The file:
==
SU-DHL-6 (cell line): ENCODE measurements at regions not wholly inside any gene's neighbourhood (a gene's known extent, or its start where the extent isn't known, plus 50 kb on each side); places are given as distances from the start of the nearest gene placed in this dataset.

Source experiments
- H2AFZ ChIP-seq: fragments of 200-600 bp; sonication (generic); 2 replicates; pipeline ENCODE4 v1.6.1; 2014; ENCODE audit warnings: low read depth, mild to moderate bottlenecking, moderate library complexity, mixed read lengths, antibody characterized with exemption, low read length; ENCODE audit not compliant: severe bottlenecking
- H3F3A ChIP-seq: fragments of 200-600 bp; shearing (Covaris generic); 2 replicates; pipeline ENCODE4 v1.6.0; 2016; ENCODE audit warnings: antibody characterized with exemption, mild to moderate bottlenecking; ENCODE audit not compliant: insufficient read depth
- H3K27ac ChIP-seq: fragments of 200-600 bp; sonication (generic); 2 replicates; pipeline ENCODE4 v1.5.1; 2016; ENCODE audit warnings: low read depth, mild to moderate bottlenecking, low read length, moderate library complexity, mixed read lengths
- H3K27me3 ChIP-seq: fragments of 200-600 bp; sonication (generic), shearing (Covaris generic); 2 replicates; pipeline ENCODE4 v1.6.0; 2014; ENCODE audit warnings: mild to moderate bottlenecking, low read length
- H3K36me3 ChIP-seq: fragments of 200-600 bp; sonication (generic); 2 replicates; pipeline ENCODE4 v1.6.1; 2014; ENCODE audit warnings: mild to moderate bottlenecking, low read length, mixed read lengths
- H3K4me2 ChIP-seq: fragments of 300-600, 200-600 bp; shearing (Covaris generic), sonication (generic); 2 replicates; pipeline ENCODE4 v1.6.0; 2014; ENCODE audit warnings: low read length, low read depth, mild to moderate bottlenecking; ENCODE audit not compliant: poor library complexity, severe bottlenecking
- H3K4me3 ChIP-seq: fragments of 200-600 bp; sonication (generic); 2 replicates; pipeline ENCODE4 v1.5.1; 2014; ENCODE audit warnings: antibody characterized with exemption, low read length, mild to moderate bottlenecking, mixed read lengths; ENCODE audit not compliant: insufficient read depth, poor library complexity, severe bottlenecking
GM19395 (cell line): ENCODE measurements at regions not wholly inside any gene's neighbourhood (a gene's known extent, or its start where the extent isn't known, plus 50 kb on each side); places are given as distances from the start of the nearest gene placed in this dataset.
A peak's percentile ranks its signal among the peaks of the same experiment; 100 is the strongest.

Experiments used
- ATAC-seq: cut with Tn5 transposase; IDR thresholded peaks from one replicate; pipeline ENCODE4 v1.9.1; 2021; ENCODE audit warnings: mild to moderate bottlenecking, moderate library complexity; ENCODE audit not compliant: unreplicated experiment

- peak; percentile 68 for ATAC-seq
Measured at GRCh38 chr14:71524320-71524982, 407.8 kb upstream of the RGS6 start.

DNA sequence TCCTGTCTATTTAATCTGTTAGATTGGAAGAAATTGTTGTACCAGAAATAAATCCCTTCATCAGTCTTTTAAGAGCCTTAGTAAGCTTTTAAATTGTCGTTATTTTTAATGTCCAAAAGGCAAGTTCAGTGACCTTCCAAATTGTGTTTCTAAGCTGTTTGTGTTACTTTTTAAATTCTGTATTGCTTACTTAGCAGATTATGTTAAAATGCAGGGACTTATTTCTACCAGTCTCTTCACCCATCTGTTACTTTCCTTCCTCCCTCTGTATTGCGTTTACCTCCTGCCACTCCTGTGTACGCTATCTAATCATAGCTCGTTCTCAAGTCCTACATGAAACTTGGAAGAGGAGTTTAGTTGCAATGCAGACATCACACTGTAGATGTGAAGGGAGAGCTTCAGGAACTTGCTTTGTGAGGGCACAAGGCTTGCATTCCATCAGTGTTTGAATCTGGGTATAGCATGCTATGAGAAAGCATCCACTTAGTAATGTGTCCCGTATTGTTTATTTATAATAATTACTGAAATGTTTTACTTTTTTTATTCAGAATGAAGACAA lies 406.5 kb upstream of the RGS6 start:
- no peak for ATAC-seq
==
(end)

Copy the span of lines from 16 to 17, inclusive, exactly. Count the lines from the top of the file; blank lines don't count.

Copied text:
DNA sequence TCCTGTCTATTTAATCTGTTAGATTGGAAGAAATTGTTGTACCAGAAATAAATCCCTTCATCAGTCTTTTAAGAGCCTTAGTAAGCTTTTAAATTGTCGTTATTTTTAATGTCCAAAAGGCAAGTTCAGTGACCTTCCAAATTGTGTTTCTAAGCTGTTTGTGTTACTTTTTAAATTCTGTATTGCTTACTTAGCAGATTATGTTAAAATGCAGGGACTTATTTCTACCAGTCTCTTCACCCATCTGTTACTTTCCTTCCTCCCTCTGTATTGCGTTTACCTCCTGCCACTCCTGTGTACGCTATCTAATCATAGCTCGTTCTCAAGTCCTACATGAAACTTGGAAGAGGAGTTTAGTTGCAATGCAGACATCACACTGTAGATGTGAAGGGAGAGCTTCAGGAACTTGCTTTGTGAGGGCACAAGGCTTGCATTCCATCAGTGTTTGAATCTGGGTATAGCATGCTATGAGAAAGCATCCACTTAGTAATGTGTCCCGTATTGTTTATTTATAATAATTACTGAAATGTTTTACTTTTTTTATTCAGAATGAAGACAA lies 406.5 kb upstream of the RGS6 start:
- no peak for ATAC-seq